5. Baba Mar Gaya: Film is Nayagan. Hero kills a corrupt/abusive police officer, discovers he has a family with a challenged kid. The situation calls for pity or like our elders would say, kAruNyam. What follows is a BGM score in Sarangi that underlines 2 things. A sorrow for the kid’s plight and the pity from the hero. 2 emotions. 1 tune. Listen!

To conclude, Indian to Western classical and all that that lies in between from folk to rock to rap (give Iniya Gaanam a listen, for that has rock, rap, qawwali and Carnatic in one song!) in one raga has been touched by IR through his music. Heck, only Kalyani would be enough to show that there is hardly any genre left untouched by him and I’ve only discussed 12 tracks here. To people familiar with the blog, some of the post can be a case of ‘thirumba thirumba pesara nee’ but then, this is a glimpse of a genius which is not tiresome for me and tomorrow is the man’s birthday in any case so I guess you would understand this post 🙂 Like I like to say, whenever Raaja takes up Kalyani, it seems as though Kalyani thanks Raaja for taking her up. Well, not for the first time and certainly not the last, take a bow Ilayaraaja.

Appendix for your curiosity:

The song list for devotional/classical:

Song Film/Private Album (F, PA)
1 Maa Ganga Naan Kadavul (F)
2 Arul Thavazhum Guru Ramana Geetham (PA)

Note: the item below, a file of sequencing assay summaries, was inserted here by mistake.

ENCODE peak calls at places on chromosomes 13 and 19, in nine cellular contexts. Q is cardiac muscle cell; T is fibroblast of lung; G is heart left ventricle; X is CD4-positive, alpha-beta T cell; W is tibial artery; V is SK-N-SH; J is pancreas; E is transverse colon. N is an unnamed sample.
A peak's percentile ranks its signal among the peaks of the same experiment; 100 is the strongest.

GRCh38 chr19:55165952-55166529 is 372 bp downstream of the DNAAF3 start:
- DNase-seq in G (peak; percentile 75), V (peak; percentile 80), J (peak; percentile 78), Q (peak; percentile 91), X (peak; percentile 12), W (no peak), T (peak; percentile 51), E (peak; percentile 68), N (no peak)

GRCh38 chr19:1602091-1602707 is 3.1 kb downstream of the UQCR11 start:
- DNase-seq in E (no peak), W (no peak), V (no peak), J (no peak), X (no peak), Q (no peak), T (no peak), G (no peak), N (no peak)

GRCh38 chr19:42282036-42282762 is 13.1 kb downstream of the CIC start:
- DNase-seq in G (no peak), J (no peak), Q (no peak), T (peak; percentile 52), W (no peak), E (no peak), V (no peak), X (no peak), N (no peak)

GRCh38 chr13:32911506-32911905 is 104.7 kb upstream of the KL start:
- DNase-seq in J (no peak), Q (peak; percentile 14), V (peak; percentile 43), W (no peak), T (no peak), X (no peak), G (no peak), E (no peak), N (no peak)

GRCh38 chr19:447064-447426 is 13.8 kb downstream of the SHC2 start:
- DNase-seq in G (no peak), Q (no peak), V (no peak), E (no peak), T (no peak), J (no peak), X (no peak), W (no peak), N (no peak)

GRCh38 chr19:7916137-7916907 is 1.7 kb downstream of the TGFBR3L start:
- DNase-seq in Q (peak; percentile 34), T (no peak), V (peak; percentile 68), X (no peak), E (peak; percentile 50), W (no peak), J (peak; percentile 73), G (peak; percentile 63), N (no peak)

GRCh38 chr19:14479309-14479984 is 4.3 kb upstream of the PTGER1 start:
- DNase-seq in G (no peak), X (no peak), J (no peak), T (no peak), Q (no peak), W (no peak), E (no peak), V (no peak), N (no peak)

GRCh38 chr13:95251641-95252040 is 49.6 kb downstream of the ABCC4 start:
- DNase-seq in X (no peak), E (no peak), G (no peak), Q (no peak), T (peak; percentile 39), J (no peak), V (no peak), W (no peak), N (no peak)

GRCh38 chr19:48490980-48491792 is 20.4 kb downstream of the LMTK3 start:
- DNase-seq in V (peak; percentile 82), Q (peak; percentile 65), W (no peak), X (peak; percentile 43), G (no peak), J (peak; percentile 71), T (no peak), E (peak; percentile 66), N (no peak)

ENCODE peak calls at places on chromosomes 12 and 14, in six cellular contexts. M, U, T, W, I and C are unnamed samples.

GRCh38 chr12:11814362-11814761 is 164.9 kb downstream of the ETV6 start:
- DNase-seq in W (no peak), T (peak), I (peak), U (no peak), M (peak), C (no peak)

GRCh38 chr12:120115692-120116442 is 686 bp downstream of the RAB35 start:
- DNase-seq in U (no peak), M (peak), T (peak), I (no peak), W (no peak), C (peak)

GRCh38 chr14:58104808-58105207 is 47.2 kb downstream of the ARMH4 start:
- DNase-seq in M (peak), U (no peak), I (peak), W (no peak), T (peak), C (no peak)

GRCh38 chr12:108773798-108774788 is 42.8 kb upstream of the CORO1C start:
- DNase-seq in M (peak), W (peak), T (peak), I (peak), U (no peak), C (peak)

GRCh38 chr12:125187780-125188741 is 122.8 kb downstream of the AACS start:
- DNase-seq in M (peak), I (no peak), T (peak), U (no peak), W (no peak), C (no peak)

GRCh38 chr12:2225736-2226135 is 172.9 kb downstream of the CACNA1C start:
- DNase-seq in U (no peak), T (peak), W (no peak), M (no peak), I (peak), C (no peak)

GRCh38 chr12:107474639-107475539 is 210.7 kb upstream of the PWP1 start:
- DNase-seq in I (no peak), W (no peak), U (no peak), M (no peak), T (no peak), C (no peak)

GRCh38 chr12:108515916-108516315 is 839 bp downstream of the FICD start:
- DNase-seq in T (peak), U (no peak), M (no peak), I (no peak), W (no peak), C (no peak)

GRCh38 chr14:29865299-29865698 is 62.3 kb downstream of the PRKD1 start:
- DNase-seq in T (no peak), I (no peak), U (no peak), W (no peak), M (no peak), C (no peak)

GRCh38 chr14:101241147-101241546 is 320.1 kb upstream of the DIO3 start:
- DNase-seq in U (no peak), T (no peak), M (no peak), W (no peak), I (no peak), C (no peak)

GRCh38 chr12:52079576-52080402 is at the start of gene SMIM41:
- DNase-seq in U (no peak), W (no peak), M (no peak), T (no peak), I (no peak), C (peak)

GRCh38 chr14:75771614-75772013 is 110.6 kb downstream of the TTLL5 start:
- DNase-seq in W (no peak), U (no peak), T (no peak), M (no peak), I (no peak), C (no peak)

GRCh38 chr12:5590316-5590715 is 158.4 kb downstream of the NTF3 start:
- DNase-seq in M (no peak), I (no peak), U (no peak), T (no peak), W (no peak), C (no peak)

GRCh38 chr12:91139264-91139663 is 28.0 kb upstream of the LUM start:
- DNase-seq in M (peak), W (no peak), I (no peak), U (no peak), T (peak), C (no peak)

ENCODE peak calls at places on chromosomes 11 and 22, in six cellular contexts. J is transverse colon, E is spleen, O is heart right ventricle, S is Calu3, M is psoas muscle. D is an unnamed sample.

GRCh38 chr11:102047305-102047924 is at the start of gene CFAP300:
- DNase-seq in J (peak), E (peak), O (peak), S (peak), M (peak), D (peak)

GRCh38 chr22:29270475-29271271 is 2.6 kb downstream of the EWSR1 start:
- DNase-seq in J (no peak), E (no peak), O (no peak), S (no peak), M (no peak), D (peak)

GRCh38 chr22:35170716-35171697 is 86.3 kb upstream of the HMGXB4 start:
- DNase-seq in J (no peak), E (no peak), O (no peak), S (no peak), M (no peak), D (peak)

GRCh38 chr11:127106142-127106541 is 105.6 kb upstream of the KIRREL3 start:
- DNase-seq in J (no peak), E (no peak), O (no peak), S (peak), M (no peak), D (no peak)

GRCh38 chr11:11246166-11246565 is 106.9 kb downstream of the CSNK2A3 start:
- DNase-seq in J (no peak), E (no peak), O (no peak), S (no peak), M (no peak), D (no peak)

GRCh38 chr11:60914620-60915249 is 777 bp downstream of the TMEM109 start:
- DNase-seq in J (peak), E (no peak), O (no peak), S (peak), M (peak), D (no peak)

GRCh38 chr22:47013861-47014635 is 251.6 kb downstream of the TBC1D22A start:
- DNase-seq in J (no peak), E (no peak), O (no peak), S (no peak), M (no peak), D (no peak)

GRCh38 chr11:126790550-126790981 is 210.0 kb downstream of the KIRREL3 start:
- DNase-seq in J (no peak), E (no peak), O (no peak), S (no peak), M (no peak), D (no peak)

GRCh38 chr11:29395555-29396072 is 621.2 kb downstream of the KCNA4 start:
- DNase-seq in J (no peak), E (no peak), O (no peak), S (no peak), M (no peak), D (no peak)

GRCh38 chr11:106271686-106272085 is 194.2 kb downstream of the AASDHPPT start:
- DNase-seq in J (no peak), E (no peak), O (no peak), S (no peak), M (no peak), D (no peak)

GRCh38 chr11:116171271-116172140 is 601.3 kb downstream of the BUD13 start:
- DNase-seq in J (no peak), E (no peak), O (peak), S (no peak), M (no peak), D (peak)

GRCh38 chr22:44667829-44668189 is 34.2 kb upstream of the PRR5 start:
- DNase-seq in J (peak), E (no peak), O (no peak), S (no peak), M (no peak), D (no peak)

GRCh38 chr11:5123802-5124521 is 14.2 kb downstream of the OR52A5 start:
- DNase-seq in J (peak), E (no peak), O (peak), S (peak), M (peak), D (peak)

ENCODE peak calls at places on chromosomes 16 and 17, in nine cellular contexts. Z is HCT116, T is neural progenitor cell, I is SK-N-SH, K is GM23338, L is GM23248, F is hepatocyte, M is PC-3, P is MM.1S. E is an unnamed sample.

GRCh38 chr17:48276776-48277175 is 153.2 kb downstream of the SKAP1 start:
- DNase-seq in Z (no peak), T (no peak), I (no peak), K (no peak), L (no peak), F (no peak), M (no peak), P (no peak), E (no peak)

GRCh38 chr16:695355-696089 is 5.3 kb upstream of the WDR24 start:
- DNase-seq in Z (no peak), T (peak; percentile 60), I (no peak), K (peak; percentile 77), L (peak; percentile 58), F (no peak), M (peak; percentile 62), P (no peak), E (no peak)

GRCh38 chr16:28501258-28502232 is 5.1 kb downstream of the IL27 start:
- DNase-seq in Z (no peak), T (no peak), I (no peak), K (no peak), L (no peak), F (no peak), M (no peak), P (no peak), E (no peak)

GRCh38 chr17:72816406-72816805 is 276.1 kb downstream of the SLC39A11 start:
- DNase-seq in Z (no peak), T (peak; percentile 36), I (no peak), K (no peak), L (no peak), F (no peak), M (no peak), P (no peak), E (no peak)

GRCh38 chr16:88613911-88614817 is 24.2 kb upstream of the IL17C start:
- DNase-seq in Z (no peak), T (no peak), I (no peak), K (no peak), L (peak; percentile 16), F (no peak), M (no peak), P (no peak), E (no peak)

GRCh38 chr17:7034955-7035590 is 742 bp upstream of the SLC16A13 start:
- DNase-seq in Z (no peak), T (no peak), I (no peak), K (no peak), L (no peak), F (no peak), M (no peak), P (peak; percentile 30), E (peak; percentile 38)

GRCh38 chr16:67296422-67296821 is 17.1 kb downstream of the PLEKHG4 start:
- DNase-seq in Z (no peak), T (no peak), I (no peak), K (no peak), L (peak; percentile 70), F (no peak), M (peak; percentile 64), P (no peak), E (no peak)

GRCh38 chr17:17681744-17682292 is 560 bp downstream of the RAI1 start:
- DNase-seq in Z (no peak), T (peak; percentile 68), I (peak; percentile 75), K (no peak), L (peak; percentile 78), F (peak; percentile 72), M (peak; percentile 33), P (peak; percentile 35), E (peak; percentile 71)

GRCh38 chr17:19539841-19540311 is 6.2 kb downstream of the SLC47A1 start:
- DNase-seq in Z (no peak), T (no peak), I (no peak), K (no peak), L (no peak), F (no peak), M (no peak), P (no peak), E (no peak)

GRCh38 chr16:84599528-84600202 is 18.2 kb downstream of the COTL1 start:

3 Saranam Bhava Baba Pugazh Maalai (PA)
4 Paramporul Thaane Ramana Saranam (PA)
5 Enakkoru Annai Geethanjali (PA)
6 Sarvamum Nee Geethanjali (PA)
7 You Can’t Be Free How To Name It (PA)
8 Suramodamu Aditya 369 (F)
9 Vizhigal Meeno Raagangal Maaruvadhillai (F)
10 Enakkul Iruppadhu Amma Paamaalai (PA)
11 Sharanam Bhava Sethu (F)
12 Mozart I Love You Nothing But Wind (PA)
13 Enadhu Udalum Ramanamaalai (PA)
14/15 Honnina Therinali/Annaiye Ambigaye Honnina Therinali/Geetha Vazhipaadu (PA)
16 Janani Janani Thaai Mookambikai (F)
17 Amma Endrazhaikkaadha Mannan (F)
18 Vandhaal Mahalakshmiye Uyarndha Ullam (F)
19 Ennai Oruvan Kumbakkarai Thangaiah (F)
20 Kaatril Varum Geethame Oru Naal Oru Kanavu (F)
21 Yamunai Aatrile Thalapathi (F)
22 Nirpadhuve Nadappadhuve Bharathi (F)
23 Kalaivaaniye Sindhu Bhairavi (F)
24 Malaiyoram Mayile Oruvar Vazhum Alayam (F)
25 Nadhiyil Aadum Poovanam Kaadhal Oviyam (F)
26 Naan Paada Varuvaai Udhiri Pookkal (F)
27 Vaidehi Raman Pagal Nilavu


The songs for cinematic/light:

Songs Film
1/2 Vellai Pura Ondru (Happy/Sad) Pudhu Kavidhai
3 Naan Enbadhu Nee Allavo Soorasamharam
4 Panchami Thingal Friends (Malayalam)
5 Kottaara Kettile Friends (Malayalam)
6 Oru Koottula Paandi Naattu Thangam
7 Ee Naade Edo Ayyindi Prema (Telugu)
8 Aadi Thiradhannil Bhagyadevatha (Malayalam)
9 Konjam Sangeetham Veettula Viseshanga
10 Kannaale Kaadhal Kavidhai Aathma
11 Sundari Kannaal Oru Sedhi Thalapathi
12 Vaanathu Thaaragayo Poonthottam
13 Nanna Jeeva Nenu Geetha (Kannada)
14 Poovaadikaiyil Alayum Vyamoham (Malayalam)
15 Aaraaro Aaraaro Anand
16 Manjal Veyyil Nandu
17 Marangal Tharum Dhuruva Natchathiram
18 Adhisaya Nadamidum Siraiyil Pootha Chinna Malar
19 Poonkaatinodam Poomukhapadiyil Ninneyum Kaathu (Malayalam)
20 Mizhiyil Meen Pidanju Sandhyakku Virinja Poovu (Malayalam)
21 Vaanam Vaazhthida Chinna Maappilai
22 Mandhaara Poo Mooli Vinodhayathra (Malayalam)
23 Radha Azhaikkiraal Therkathi Kallan
24 Paarthen Pon Manam Agni Paarvai
25/26 Unnai Naan Paarkkaiyil (SPB-Asha/KJY) Kannukkoru Vanna Kili
27 Vaa Kaathirukka Kaathirukka Neramillai